Needless Alley by Natalie Marlow – review

Published by Baskerville

Publication date – 19 January 2023

Source – review copy

Birmingham, 1933.

Private enquiry agent William Garrett, a man damaged by a dark childhood spent on Birmingham’s canals, specialises in facilitating divorces for the city’s male elite. With the help of his best friend – charming, out-of-work actor Ronnie Edgerton – William sets up honey traps. But photographing unsuspecting women in flagrante plagues his conscience and William heaves up his guts with remorse after every job.

However, William’s life changes when he accidentally meets the beautiful Clara Morton and falls in love. Little does he know she is the wife of a client – a leading fascist with a dangerous obsession. And what should have been another straightforward job turns into something far more deadly.

Drenched in evocative period atmosphere and starring an unforgettable cast of characters, Needless Alley takes the reader from seedy canal-side pubs, to crumbling Warwickshire manor houses, and into the hidden spaces of Birmingham’s Queer, bohemian society.

William Garrett works and lives down Needless Alley, a small lane in the bustling city of Birmingham. It’s 1933 and he is still haunted by his time fighting in the war, and the dark childhood before it. He spends his days as a Private Enquiry Agent, trapping poor housewives in honeytraps so that bored husbands can get out of a marriage they no longer want. One day he meets Clara Morton and falls in love. But when it emerges she is the wife of a client he realises this job won’t be so simple. And then the bodies start to show up…

William is a character that I’d like to watch develop and grow as the series continues. He is troubled, not only by what he saw and experienced in the war but by his childhood, raised by a violent man with his friends Ronnie and Ronnie’s sister Queenie. Treading a fine line between legitimate private enquiry agent and something less salubrious, William’s conscious has been gnawing at him for some time. When he meets Clara he becomes determined to step out from the honeytrap specialism he has created. He’s troubled about his job, unclear as to what direction he wants to take his life. He believes he likes being alone but then he meets Clara and later makes friends with Phyll, who will impact his future in an unforeseen way. She helps him see there is a life after the fall out from this one last honeytrap case.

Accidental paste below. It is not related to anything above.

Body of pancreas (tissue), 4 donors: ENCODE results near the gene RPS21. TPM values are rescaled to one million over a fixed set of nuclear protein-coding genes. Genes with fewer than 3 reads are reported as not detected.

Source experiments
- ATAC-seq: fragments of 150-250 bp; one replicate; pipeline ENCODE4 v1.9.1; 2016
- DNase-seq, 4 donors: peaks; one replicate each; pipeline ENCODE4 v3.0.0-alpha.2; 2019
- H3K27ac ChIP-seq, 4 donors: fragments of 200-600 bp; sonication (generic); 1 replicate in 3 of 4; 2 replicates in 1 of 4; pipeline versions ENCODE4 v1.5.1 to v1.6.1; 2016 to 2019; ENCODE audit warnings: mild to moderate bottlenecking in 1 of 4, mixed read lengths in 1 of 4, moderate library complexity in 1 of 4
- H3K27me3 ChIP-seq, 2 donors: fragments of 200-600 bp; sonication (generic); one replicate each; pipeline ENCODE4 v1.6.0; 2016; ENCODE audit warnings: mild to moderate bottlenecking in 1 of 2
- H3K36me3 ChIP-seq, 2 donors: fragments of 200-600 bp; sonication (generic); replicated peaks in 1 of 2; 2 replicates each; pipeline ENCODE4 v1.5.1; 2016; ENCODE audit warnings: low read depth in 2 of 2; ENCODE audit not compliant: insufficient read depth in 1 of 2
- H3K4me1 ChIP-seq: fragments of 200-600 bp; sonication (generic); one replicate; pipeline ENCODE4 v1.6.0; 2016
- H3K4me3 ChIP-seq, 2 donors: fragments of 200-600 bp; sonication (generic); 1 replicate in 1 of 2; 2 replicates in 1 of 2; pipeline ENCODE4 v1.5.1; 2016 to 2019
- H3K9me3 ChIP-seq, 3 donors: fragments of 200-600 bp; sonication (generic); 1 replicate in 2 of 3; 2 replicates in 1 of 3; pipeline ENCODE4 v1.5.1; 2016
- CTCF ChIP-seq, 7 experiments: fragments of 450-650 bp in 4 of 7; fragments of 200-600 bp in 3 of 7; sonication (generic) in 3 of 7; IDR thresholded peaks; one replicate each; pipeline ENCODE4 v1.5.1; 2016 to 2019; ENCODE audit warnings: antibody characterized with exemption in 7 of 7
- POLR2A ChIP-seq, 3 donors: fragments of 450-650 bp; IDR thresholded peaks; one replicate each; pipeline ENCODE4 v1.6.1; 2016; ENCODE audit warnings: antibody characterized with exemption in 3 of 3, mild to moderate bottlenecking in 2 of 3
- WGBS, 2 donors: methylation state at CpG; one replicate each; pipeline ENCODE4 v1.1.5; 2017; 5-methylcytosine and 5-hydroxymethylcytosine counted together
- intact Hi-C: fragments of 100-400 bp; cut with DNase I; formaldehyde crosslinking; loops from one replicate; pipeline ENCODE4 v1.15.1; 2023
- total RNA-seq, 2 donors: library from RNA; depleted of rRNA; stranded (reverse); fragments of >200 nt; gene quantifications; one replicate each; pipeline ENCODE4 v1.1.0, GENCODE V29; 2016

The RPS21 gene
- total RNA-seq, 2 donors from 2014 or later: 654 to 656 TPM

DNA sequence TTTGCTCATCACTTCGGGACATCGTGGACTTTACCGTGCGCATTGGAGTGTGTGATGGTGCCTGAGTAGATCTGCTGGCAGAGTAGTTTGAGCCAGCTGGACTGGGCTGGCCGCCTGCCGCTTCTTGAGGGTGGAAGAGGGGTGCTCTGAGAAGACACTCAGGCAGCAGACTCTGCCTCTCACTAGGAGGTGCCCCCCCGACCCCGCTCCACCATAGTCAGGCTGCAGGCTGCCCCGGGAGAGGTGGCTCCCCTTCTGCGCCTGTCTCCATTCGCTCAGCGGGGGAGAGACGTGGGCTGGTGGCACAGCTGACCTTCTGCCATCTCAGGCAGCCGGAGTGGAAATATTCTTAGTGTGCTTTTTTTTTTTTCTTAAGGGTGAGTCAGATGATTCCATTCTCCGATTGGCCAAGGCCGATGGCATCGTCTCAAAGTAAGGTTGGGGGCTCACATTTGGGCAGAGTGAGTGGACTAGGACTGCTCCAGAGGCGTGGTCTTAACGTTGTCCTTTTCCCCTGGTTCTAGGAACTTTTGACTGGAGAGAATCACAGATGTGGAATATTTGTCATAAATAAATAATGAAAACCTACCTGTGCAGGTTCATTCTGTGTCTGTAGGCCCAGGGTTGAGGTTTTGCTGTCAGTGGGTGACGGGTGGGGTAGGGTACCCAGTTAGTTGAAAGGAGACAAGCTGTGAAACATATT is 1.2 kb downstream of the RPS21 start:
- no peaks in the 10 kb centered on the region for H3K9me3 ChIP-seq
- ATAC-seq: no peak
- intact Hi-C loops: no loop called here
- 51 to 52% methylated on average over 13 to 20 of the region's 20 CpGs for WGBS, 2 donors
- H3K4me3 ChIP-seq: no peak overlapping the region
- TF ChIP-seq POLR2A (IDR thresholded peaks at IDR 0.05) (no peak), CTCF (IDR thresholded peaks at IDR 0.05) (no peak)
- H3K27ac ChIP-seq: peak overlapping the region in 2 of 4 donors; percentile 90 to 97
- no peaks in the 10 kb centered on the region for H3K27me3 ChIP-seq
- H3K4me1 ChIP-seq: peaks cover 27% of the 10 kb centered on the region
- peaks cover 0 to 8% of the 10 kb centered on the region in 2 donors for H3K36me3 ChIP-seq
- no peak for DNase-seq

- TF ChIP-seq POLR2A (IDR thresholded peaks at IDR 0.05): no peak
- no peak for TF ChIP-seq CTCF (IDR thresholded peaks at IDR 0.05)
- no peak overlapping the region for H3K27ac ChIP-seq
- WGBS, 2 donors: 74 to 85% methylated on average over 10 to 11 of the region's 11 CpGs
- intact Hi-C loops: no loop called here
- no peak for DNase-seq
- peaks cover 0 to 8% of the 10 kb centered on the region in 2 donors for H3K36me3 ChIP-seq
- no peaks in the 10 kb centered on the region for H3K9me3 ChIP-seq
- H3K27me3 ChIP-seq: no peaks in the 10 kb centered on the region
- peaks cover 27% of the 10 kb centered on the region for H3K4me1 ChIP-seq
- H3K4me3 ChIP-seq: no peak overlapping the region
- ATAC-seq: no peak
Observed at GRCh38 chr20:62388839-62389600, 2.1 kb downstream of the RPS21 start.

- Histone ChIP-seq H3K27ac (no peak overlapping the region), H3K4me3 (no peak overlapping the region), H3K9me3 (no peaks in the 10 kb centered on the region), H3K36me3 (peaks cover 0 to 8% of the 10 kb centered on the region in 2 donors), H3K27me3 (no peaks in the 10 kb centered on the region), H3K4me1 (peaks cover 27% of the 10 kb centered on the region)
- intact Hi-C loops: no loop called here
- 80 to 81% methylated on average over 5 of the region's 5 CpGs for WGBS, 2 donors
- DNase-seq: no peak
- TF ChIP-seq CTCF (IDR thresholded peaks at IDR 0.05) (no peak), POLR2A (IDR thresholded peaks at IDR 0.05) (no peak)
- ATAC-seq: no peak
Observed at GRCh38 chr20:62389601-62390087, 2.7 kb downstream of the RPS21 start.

I would have liked to see more of the relationship between William and Clara develop. It seemed to become, for William in any event, very serious very quickly. It has such an impact on him and his development as a character that it would have set firmer foundations for such an impact if the beginning of the relationship had played out more on paper. He doesn’t seem like a person who would let his emotions overpower him though this may show just how much of an immediate impact Clara had on him and his future path, so the immediacy may have been intentional.

I had worked out who the murderer was before the dénouement. It was, however, still fun following William as he reached the same conclusions. The ending, when it comes, also shapes William’s future.

Needless Alley is an ode to noir and the Golden Age of crime fiction. There’s glamourous women, gumshoes detectives, corrupt police and the threat of fascism and war looming. There’s the sense that just as one war is being forgotten, another is on the beginning to make it’s way into people’s consciousness.

I look forward to reading more about William and Phyll’s investigations in the future.

You can pre-order Needless Alley at here. (This is an affiliate link so I may make a few pence if you buy through it). You can also order it from your local independent bookshop or Waterstones.

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